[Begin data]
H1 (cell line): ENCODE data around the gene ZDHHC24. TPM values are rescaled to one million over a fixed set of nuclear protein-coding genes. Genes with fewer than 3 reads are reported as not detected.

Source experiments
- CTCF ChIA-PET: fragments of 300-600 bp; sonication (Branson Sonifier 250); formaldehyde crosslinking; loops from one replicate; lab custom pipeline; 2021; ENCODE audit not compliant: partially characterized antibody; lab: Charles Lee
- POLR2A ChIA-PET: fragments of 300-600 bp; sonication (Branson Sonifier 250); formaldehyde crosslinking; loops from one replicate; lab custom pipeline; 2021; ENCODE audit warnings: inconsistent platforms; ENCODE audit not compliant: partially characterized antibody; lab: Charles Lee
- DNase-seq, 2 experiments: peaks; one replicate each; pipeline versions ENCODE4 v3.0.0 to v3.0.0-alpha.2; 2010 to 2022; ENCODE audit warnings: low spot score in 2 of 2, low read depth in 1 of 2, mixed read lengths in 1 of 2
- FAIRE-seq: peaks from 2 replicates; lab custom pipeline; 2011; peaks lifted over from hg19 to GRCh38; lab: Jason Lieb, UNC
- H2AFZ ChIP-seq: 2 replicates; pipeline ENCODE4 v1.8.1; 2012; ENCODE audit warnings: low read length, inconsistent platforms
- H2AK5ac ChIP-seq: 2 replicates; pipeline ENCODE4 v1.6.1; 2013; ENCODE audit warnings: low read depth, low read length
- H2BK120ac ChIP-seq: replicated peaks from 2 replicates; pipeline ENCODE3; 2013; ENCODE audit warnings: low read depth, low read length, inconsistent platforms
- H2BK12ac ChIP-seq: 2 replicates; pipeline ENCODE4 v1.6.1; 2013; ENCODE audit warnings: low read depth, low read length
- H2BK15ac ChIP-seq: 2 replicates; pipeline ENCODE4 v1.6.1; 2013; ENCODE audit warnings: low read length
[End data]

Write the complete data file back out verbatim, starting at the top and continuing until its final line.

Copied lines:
H1 (cell line): ENCODE data around the gene ZDHHC24. TPM values are rescaled to one million over a fixed set of nuclear protein-coding genes. Genes with fewer than 3 reads are reported as not detected.

Source experiments
- CTCF ChIA-PET: fragments of 300-600 bp; sonication (Branson Sonifier 250); formaldehyde crosslinking; loops from one replicate; lab custom pipeline; 2021; ENCODE audit not compliant: partially characterized antibody; lab: Charles Lee
- POLR2A ChIA-PET: fragments of 300-600 bp; sonication (Branson Sonifier 250); formaldehyde crosslinking; loops from one replicate; lab custom pipeline; 2021; ENCODE audit warnings: inconsistent platforms; ENCODE audit not compliant: partially characterized antibody; lab: Charles Lee
- DNase-seq, 2 experiments: peaks; one replicate each; pipeline versions ENCODE4 v3.0.0 to v3.0.0-alpha.2; 2010 to 2022; ENCODE audit warnings: low spot score in 2 of 2, low read depth in 1 of 2, mixed read lengths in 1 of 2
- FAIRE-seq: peaks from 2 replicates; lab custom pipeline; 2011; peaks lifted over from hg19 to GRCh38; lab: Jason Lieb, UNC
- H2AFZ ChIP-seq: 2 replicates; pipeline ENCODE4 v1.8.1; 2012; ENCODE audit warnings: low read length, inconsistent platforms
- H2AK5ac ChIP-seq: 2 replicates; pipeline ENCODE4 v1.6.1; 2013; ENCODE audit warnings: low read depth, low read length
- H2BK120ac ChIP-seq: replicated peaks from 2 replicates; pipeline ENCODE3; 2013; ENCODE audit warnings: low read depth, low read length, inconsistent platforms
- H2BK12ac ChIP-seq: 2 replicates; pipeline ENCODE4 v1.6.1; 2013; ENCODE audit warnings: low read depth, low read length
- H2BK15ac ChIP-seq: 2 replicates; pipeline ENCODE4 v1.6.1; 2013; ENCODE audit warnings: low read length